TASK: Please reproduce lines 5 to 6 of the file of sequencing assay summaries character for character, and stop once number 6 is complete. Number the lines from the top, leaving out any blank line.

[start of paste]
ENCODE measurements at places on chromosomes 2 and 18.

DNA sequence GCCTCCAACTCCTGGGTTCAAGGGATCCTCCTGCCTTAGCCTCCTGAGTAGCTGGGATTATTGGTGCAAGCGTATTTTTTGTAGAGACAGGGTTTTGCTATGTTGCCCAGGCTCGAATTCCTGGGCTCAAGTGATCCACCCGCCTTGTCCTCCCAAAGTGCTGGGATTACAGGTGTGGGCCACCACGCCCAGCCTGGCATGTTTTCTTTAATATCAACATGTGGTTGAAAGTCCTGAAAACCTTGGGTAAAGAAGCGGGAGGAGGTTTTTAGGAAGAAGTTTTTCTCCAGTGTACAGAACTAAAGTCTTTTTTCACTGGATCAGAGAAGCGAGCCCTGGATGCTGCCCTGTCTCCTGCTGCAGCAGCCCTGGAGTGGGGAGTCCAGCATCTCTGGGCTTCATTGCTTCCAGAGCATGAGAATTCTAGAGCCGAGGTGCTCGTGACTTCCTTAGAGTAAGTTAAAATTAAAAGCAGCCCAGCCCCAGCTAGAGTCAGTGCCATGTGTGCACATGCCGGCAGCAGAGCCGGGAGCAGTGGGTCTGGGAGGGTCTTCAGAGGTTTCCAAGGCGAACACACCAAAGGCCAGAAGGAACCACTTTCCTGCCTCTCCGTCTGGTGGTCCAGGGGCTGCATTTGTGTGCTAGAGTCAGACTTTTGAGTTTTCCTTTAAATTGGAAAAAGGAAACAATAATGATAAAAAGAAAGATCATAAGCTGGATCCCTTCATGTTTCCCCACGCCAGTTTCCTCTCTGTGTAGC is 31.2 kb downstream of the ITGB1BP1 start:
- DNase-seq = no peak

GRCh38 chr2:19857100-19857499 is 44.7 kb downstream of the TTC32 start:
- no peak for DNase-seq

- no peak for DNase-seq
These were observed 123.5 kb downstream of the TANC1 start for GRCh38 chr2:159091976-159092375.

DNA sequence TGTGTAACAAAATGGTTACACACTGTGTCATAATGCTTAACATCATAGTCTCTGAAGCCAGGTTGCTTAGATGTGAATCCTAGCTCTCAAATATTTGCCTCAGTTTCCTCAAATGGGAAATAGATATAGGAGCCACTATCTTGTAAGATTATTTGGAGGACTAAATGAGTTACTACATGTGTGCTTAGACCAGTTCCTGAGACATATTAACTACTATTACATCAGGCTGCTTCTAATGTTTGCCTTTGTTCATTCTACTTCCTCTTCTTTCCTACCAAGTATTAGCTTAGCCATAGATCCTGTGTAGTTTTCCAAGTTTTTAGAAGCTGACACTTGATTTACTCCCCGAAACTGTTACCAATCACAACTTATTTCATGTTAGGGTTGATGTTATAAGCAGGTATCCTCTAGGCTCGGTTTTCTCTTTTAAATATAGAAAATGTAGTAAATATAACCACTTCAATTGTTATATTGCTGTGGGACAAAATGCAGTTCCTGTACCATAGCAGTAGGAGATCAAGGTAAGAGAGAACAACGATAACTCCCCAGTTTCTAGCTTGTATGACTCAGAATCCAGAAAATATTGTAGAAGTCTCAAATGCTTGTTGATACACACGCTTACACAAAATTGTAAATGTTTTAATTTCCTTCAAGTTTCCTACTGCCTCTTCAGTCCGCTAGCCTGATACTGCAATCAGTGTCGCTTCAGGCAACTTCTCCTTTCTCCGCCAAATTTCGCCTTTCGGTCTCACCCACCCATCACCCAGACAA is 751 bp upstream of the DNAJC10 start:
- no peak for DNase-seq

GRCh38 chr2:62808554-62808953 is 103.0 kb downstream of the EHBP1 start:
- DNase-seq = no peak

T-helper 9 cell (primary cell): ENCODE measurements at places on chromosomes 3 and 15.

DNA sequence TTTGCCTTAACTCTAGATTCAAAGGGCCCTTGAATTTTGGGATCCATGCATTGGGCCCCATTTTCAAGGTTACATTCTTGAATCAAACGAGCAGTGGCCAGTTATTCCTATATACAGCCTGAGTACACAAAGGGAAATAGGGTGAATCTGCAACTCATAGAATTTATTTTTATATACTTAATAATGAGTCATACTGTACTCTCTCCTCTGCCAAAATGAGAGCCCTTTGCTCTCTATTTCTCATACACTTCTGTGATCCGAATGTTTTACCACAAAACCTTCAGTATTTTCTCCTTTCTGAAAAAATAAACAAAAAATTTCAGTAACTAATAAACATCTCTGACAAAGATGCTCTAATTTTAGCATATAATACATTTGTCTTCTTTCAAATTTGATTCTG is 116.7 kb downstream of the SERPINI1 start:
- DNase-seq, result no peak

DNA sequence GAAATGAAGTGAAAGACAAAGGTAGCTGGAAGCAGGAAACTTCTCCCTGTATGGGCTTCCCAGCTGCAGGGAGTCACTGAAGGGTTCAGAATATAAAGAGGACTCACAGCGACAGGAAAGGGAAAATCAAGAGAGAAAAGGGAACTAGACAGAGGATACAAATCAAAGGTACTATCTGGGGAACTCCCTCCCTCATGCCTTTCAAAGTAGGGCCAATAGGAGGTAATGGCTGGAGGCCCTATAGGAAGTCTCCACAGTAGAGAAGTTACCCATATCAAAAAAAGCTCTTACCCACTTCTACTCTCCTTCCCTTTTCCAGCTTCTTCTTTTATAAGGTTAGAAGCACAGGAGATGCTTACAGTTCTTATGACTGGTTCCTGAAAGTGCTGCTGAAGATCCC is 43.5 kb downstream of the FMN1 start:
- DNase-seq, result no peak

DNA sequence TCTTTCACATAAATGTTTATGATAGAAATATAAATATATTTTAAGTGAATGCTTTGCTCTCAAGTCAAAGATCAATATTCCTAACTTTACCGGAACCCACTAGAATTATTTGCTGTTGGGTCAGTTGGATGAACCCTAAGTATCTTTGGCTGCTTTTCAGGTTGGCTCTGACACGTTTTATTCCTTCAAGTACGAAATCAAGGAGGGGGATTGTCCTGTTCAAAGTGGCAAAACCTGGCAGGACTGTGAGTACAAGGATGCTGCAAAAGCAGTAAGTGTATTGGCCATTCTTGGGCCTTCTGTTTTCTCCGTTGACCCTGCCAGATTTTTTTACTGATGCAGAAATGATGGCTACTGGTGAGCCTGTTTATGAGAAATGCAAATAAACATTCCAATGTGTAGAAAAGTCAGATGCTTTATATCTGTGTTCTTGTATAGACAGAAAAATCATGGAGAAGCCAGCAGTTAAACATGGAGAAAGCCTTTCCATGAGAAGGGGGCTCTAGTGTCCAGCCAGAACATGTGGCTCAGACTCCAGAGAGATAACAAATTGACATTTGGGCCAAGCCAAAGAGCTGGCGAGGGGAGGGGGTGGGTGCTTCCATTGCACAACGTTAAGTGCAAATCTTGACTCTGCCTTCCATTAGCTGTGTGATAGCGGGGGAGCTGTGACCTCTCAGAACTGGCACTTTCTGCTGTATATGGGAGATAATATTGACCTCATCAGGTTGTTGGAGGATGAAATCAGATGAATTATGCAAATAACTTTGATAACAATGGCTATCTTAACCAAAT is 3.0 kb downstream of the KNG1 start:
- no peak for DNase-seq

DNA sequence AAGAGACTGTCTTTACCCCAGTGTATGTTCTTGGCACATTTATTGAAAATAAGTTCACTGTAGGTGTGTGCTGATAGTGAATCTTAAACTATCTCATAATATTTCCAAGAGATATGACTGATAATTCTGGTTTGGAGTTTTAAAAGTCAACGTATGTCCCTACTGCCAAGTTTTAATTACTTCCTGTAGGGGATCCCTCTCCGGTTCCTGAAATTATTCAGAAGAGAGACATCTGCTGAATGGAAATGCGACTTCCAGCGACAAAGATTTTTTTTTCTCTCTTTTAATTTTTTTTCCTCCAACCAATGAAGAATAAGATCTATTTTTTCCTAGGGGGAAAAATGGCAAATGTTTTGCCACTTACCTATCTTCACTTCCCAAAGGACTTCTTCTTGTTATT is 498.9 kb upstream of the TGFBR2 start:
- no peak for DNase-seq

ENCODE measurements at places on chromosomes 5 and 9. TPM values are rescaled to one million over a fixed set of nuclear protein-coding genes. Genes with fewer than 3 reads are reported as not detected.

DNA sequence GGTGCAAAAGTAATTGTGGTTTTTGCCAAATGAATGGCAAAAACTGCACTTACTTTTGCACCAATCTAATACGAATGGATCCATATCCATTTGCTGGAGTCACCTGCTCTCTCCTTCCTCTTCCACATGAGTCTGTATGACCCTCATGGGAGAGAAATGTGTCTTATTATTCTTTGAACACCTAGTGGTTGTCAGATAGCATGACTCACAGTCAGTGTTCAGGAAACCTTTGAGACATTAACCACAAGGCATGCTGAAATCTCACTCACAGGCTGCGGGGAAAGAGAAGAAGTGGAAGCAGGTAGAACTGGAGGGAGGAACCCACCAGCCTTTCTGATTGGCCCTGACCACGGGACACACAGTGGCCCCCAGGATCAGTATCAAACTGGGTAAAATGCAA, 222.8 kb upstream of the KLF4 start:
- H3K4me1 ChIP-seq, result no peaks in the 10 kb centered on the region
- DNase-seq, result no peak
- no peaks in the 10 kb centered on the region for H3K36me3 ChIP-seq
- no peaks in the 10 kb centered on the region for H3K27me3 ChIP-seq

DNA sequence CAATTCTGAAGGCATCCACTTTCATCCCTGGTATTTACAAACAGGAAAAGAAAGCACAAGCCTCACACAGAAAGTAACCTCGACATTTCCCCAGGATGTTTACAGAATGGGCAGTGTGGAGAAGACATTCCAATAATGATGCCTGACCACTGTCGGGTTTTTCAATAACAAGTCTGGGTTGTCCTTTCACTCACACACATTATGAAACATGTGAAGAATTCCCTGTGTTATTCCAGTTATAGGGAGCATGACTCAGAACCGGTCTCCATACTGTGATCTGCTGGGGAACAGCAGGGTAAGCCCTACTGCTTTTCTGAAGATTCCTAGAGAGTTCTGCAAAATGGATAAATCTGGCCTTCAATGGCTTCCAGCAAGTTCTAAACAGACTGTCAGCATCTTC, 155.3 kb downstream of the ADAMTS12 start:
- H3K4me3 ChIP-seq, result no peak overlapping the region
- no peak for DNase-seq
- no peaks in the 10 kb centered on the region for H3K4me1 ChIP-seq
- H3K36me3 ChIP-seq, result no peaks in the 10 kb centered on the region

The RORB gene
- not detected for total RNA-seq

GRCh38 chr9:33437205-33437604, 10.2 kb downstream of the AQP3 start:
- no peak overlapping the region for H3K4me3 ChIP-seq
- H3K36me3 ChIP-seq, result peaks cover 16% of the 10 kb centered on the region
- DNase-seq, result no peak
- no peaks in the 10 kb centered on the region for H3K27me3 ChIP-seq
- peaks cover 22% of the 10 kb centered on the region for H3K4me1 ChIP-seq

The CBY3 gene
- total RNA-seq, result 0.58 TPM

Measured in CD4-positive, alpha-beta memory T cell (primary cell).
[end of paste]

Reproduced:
- no peak for DNase-seq

- no peak for DNase-seq